In the above video, Matt Chan demonstrates how to the the hang clean in one of the most direct and concise ways.

In the above video Glenn Pendlay goes through the early stages of teaching the clean, ending with the integration of the hang clean in the power position.

In the above video, yours truly (from about 2 years ago) is working on some three position cleans, which do include some hang cleans in the complex.

Sets, Reps, and Intensity

When programming hang cleans, I will basically break it down into three objectives. The first is power production and technique, the second is Olympic weightlifting specific, and the third is for metabolic conditioning purposes, such as WODS.

General Guidelines

Generally speaking, 3-5 sets of 3-5 reps are a good starting point for beginners and intermediate fitness enthusiasts and sport athletes to learn, develop, and train the hang clean. Loads should be kept between 60-75% of maximum to ensure maximal speed and explosiveness, as the end goal is not to clean the most but to be the most explosive (which is the key distinction between general guidelines and the below section for Olympic weightlifters). The risk reward of cleaning very heavy is not there for most individuals unless they are specifically training to increase their Olympic weightlifting performance.

Olympic Weightlifting

Generally speaking, for technique and developmental purposes, 3-5 sets of 1-3 repetitions can be used with 60-80% of one’s clean max. This will ensure technique, bar speed, and overall development of a lifter can occur. In more advanced training stages, heavier hang cleans can be performed at much higher loads (80-90+% clean max) to maximize performance.

Fitness WODs

I’ll be honest, every time I see hang cleans in WODs I am baffled at the rep schemes, loading intensities, and overall training volume. I wish I could give you better insight, but often it seem like the world is your oyster when determining how many reps, sets, and weight you want to use. If you have any recommendations, love to hear them below in comments!

Clean, Snatch, and Jerk Resources

Here are some of our top weightlifting articles!

Featured Image: @yuricruzescobar and @joy_image on Instagram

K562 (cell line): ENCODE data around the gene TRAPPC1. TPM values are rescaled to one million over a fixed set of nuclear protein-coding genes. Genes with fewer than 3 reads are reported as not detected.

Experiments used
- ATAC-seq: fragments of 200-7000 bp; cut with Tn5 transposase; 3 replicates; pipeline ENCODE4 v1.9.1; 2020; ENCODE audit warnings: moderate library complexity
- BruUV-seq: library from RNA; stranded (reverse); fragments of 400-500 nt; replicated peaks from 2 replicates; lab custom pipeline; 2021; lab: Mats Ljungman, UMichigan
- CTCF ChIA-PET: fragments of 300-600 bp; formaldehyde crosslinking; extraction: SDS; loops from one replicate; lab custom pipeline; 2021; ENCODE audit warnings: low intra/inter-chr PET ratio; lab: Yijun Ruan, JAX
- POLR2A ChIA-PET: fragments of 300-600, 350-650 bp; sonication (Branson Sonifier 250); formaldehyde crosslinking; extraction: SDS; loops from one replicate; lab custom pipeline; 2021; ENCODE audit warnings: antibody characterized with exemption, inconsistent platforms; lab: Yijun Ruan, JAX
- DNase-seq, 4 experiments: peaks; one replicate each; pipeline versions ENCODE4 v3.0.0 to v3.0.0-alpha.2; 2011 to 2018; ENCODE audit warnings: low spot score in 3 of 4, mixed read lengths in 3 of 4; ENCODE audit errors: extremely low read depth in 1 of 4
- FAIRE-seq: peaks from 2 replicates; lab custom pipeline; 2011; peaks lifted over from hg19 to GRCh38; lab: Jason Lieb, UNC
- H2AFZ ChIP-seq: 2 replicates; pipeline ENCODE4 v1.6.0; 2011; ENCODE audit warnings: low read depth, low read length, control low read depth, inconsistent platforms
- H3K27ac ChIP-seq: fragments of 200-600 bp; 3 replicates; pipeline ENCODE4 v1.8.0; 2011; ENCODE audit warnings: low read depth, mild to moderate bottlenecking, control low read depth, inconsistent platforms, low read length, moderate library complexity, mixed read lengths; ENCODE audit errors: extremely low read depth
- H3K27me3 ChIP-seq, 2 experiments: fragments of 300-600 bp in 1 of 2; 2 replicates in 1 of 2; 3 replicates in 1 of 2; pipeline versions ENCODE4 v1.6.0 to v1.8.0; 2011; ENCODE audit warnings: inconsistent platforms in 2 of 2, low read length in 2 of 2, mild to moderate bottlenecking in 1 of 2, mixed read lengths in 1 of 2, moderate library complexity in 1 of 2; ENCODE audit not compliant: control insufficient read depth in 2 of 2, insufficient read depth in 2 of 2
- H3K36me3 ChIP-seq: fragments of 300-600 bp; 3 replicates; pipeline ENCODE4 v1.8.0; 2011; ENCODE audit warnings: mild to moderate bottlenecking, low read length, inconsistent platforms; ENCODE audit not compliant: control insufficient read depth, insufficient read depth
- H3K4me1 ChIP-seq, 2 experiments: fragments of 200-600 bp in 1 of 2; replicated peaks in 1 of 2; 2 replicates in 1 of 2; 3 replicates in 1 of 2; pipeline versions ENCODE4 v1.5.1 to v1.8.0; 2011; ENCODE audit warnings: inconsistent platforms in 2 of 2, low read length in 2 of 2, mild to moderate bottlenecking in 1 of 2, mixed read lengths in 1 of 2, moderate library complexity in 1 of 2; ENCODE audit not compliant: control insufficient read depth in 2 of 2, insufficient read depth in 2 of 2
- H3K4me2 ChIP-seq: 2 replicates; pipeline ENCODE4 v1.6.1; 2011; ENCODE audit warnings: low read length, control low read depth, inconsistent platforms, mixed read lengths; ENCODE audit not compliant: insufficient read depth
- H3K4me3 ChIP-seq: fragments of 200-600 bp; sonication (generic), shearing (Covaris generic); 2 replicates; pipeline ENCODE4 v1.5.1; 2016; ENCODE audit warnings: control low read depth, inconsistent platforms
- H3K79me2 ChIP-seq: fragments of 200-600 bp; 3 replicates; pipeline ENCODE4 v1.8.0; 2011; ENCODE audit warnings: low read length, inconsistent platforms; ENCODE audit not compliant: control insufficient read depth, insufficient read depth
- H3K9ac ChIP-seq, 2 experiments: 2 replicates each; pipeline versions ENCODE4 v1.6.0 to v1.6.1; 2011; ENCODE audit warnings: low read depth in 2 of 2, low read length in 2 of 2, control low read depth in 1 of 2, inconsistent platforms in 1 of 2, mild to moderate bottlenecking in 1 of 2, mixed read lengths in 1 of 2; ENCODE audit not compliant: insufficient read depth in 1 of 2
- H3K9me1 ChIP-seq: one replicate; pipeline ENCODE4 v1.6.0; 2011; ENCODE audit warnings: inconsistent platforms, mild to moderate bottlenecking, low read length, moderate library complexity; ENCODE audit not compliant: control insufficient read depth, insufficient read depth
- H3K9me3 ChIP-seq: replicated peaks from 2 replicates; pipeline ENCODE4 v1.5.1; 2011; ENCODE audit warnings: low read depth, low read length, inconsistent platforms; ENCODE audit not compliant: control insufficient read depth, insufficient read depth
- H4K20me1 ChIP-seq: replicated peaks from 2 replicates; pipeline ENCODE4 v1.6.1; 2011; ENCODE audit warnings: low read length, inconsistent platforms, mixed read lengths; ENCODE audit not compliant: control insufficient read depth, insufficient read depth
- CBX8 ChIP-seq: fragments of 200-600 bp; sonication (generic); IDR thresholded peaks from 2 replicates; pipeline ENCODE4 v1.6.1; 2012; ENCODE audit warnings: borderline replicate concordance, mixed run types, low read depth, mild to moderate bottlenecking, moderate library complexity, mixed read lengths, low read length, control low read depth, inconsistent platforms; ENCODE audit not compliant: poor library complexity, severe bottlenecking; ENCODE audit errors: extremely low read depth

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Mike holds a Master's in Exercise Physiology and a Bachelor's in Exercise Science. Currently, Mike has been with BarBend since 2016, where he covers Olympic weightlifting, sports performance training, and functional fitness. He's a Certified Strength and Conditioning Specialist (CSCS) and is the Assistant Strength and Conditioning Coach at New York University, in which he works primarily with baseball, softball, track and field, cross country. Mike is also the Founder of J2FIT, a strength and conditioning brand in New York City that offers personal training, online programs for sports performance, and has an established USAW Olympic Weightlifting club.In his first two years writing with BarBend, Mike has published over 500+ articles related to strength and conditioning, Olympic weightlifting, strength development, and fitness. Mike’s passion for fitness, strength training, and athletics was inspired by his athletic career in both football and baseball, in which he developed a deep respect for the barbell, speed training, and the acquisition on muscle.Mike has extensive education and real-world experience in the realms of strength development, advanced sports conditioning, Olympic weightlifting, and human movement. He has a deep passion for Olympic weightlifting as well as functional fitness, old-school bodybuilding, and strength sports.Outside of the gym, Mike is an avid outdoorsman and traveller, who takes annual hunting and fishing trips to Canada and other parts of the Midwest, and has made it a personal goal of his to travel to one new country, every year (he has made it to 10 in the past 3 years). Lastly, Mike runs Rugged Self, which is dedicated to enjoying the finer things in life; like a nice glass of whiskey (and a medium to full-bodied cigar) after a hard day of squatting with great conversations with his close friends and family.